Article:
The bottom line of this section is that computers help students become much more productive, allowing extra time for them to develop the higher order thinking skills that everyone agrees are crucial to success in later life.  Computers help students get past the basics and get to the thinking faster.

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I guess I am officially old…

February 4, 2010

Check out this new resarch by Pew..some of it is not surprising (teens LOVE facebook and are almost constantly connected to the internet), some of it is (only old people are using Twitter and blogging)…wonder how long until facebook jumps the shark for something we haven’t even heard of yet…

This study does underscore how ubiquitous being digitally connected is for our youth (93% of those 12-17 are online) and how the nature of that connection is ever evolving (12-17 yr olds equally split in terms of their preferred on ramp to the internet between laptops and handhelds)

The older set is following along well with a 10% increase in social networking sites (read: Facebook) in the last YEAR among those 18 and older.  Blogging, while increasing among those over 30 (count me in), has decreased 50% in the past three years among teenagers – from 28% down to 14%.  Interesting trend…

Here is the article:http://ow.ly/13MhN

We are not immune…

February 3, 2010

Consider this scenario- you are diagnosed with advanced cancer…you must decide what sort of treatment to seek.  You have a choice between two doctors.  You meet with both and listen as they describe their planned methods of treatment.  The first doctor discusses the latest breakthroughs and innovations in cancer research and how they fit into a plan of treatment.  It is clear that she stays on top of the latest treatment methods and research.  She tells you that throughout the course of your treatment she will be consistently monitoring your condition and adjusting treatments to meet your body’s individual needs.

The second doctor proposes a method of treatment that was considered state of the art…in 1981.  No recent research, no advanced methods.  When you question him on his proposed treatment and the need to update his methods he says “This was good enough for my patients 20 years ago and it is good enough now.  I see no reason to change.”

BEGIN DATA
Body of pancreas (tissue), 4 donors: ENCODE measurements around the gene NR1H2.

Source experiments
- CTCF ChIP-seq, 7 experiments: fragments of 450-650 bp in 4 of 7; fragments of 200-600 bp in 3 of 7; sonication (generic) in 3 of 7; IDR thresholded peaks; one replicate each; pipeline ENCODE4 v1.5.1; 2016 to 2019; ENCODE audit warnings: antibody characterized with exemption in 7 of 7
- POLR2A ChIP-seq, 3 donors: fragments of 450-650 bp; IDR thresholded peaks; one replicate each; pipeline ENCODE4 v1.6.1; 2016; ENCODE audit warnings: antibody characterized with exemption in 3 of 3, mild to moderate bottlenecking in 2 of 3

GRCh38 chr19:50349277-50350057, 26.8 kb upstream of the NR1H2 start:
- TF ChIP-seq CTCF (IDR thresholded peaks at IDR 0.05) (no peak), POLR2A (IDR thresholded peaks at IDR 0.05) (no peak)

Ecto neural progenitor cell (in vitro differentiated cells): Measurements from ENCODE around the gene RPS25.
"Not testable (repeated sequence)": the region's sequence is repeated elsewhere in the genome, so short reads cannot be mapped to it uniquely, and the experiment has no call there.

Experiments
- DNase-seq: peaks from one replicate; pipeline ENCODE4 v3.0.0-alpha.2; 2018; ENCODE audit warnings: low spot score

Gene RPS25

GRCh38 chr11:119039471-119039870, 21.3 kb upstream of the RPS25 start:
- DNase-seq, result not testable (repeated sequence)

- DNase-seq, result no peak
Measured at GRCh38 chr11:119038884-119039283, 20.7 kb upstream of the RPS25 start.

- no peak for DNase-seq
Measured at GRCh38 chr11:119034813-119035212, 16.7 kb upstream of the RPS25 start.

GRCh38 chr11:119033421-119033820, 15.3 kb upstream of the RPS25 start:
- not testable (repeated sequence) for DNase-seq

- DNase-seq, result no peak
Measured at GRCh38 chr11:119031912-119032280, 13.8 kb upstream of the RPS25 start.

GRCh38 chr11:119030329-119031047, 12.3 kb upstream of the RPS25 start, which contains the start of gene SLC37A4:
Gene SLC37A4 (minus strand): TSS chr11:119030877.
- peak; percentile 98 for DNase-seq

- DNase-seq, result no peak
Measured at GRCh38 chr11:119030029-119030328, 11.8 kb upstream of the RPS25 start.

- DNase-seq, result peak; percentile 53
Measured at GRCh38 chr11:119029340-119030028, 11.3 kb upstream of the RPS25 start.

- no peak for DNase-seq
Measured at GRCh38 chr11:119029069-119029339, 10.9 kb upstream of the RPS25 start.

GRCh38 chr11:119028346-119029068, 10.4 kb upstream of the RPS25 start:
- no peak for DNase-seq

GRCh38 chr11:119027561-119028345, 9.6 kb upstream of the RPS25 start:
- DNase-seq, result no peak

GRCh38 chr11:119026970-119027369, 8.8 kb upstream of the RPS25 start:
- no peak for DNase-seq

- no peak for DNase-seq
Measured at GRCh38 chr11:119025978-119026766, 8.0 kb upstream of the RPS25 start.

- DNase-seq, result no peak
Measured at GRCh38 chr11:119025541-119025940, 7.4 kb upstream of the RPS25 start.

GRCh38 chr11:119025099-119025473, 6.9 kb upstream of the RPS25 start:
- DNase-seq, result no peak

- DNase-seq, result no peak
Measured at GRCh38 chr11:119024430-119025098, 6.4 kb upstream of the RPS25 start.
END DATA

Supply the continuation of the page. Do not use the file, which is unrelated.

Which doctor would you choose?  The question borders on insulting.  Of course you would go with the doctor who has stayed up on current research and best practice in treating your condition.  The scenario itself is preposterous because no doctor who was using methods that had not been updated in twenty years would even be allowed to practice, much less have patients that choose them for their healthcare.

So why do some in education seem to feel that we as PK-12 educators are immune to the need for change and improvement.  I can walk into almost any school in America and find teachers using methods if not actual materials that were generated during the Carter administration if not earlier.  The basic method of instruction in far too many classrooms and schools is remarkably unchanged from 20, 30, 40 years ago or more.  David Warlick has said of this generation “No generation in history will be so well prepared for the industrial age.”  That would be a compliment if the industrial age had not ended many decades ago.  The next generation needs to be prepared in a way that will help them succeed in the world they will inherit, not the one their grandparents did.  The shift in the economy, the workforce, and all other aspects of life in the last twenty years could not be more clear.  If you need convincing of that check out some of the information presented by Dr. Scott Mcleod of Iowa State University.  You can find his blog at http://www.dangerouslyirrelevant.org.